1. Change your mindset
“Your” style is like that craft item you just put down 5 minutes ago. The more you search for it, the more elusive it seems to be. With over 20 years crafting practise, I can safely say that this is definitely the case. As artists, we have to learn to let go of the outcome of our work. The more you force a square peg into a round hole it isn’t going to make it fit. Learn to ignore the pressure to find your style and instead find the joy of experimentation.
Do you need a style? What do you think having a style will do for you? Could you do this in another way?
2. Stop trying to be “different”
This is the single hardest point to come to. We are told we must be unique to be interesting/relevant/be worthy; and so, when we approach a new supply/tool to use, we are already putting pressure on ourselves to “think outside the box”. This pressure usually leads to inertia, loss of creative mojo and potentially walking away from a pursuit we love.
You may have seen my creative process video where I took some new supplies and brainstormed all the crafts I could do with them. Those are just my answers; by doing the same process yourself, you will come up with different answers that suit your method of crafting more. Don’t be limited by the ideas of others… or as Ian says, “Don’t be a sheep”.
3. Learn to Isolate
This is a toughie in today’s connected world… Artists and crafters have to share their work to gain an audience; and yet, that very sharing can stunt the artist’s own growth through two ways…
“Am I good enough?” Stop! You are good enough, the next artist is good enough, the 12 year old kid who just uploaded their first marker drawing is good enough. Art, nor craft, does not have some magical point where someone is good enough, qualified (at least in the sense of this article), etc. Any art or craft is a journey and not a destination. The best artists can improve, styles can change. Pressure is the enemy of your creative mojo… so don’t become your own worst enemy.
“They are better than me…” If I had a pound for every time I’ve heard this, I’d be rich. A 15 year old just starting out on their design journey is never going to be “as good as” a 30 year old professional… FACT. Should this dissuade the 15 year old? No. It should inspire them, show them what 15 years of hard work can do, and get them moving along the way. Social media, however, is not working this way for many of our younger artists and crafters; instead, its even turning them away from even pursuing creative pursuits as a hobby let alone a professional endeavour. I don’t think I would have got many likes for some of my early pieces either; comparing likes has become the downfall of many of those starting out.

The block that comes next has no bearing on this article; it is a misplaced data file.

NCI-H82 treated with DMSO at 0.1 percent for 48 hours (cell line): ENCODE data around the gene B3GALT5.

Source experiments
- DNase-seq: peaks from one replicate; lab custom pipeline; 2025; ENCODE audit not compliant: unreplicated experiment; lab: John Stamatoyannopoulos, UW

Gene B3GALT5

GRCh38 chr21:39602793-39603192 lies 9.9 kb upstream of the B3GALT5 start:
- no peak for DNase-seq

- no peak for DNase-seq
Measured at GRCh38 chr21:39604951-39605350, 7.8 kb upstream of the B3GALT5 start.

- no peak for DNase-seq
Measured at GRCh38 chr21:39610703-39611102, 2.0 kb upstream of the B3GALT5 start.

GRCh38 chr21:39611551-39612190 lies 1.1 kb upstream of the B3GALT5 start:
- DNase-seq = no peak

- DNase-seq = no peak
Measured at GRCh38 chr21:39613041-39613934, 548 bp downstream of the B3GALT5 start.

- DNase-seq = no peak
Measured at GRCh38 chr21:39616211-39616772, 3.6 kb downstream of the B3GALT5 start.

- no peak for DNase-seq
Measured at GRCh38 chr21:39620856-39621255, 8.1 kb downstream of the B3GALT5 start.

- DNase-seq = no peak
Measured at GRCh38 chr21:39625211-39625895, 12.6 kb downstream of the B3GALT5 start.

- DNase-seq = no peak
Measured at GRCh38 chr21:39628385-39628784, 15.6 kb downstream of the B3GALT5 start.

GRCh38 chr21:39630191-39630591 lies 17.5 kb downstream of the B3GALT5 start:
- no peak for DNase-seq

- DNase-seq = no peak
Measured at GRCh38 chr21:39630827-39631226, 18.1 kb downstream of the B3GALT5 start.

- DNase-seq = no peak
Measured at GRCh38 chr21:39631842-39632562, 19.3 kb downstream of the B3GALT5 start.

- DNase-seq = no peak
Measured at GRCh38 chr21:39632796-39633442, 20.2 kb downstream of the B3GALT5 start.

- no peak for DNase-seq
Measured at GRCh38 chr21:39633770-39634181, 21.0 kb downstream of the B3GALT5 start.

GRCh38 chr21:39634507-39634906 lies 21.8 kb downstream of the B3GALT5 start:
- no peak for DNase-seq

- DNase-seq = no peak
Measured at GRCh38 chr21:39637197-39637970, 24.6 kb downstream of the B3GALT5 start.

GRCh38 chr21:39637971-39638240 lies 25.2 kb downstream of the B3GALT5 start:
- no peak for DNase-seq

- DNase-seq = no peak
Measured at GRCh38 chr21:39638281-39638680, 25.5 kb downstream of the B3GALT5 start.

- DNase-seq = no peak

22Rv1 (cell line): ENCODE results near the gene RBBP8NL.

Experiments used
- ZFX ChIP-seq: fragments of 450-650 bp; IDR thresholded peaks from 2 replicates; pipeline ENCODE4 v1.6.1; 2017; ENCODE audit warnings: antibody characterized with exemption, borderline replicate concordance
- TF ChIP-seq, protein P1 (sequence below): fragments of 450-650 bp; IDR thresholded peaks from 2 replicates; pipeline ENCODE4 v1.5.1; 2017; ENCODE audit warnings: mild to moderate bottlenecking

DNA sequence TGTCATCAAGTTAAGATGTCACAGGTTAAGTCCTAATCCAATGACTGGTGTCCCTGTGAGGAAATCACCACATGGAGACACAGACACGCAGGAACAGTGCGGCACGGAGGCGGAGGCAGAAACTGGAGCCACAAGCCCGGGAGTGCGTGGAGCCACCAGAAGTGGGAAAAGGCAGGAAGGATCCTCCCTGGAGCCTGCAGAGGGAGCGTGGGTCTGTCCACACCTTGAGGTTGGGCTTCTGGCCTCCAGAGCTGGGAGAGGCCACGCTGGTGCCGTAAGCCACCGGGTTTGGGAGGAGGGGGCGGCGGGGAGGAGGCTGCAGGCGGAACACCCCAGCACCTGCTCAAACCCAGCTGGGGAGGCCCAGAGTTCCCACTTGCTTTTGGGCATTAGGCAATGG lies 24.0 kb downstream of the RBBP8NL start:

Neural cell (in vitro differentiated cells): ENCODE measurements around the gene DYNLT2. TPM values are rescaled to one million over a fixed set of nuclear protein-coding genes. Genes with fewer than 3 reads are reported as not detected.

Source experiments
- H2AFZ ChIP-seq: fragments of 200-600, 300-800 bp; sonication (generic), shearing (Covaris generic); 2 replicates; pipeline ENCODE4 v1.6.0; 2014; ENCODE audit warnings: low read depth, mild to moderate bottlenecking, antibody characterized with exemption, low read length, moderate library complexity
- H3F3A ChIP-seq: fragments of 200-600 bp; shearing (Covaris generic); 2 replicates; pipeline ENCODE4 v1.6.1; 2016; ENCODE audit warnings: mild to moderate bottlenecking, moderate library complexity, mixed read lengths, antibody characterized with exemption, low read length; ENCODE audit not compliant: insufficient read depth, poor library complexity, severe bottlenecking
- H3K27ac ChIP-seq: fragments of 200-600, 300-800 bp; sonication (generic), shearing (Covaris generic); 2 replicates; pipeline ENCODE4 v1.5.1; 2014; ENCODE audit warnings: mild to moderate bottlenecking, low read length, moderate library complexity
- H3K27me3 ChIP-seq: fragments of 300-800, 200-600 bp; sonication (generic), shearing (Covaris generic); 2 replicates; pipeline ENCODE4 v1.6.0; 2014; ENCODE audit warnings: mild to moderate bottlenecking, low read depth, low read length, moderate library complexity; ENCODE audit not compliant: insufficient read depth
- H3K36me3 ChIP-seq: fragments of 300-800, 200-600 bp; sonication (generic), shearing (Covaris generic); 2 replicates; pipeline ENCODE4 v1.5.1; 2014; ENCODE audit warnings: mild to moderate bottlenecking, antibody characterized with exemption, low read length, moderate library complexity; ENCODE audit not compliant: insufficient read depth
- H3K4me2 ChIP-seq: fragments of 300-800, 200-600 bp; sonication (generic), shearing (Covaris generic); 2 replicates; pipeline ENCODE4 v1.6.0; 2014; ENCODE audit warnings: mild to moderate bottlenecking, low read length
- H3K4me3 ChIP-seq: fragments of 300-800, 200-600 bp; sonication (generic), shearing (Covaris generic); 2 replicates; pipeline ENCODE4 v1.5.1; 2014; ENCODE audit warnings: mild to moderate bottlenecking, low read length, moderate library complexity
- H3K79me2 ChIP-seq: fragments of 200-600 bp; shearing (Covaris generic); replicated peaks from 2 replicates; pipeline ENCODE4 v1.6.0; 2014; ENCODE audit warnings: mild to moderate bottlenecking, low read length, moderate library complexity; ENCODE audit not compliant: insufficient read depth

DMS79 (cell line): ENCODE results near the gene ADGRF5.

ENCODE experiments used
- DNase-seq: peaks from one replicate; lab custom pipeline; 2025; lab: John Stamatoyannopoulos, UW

I, also, don’t like to watch videos of products I have in my stash. It’s too tempting on one hand to have an idea to get you started etc. which leads down a dark path. It also starts off the whole comparison thing if I watch them after… “Why didn’t I think of that”, “It’s better than mine”. Yes, even I have my dark crafting days… today was one of them: set idea, can’t find the stash I’m looking for, get annoyed that I can’t create it just so.
4. What is style?
If you can’t answer this question, then how can you hope to find your own. What makes a Jennifer McGuire card a Jennifer McGuire card? Start breaking down the designs and approaches of others to understand style better. Then, apply that same level of thought to your own work: what elements do you see consistently between your projects, is this something you could emphasise or build upon? You may already have a style, just you haven’t recognised it due to moving onto the next project and the next project, without looking at your projects as a whole. This is not a comparison exercise though, so stop and take a break if you start thinking “it’s not as good as…” or “I prefer…”.
5. Style with a positive mental attitude
Sharing in itself can be a negative experience, as you will always get that “one person” who out of jealousy, nothing better to do, loyalty to others, a dislike of the brand(s) you are using will be a TROLL. It is not the case of the artist needing a thicker skin… it’s down to the person behind the bad comment being plain rude. Don’t put the onus back on you, its most definitely them – they could have just scrolled by after all. Learn when to heed what a person says only when they have some form of your respect: a background in the industry, a recognised figure etc. Joe Bloggs commenting on the quality of your photography when they have no photos on their media – ignore. Someone telling you you need to do X Y Z when they don’t do what you do – ignore.
Realise your style has to come from a place that is you… not what others think you are, or think of you.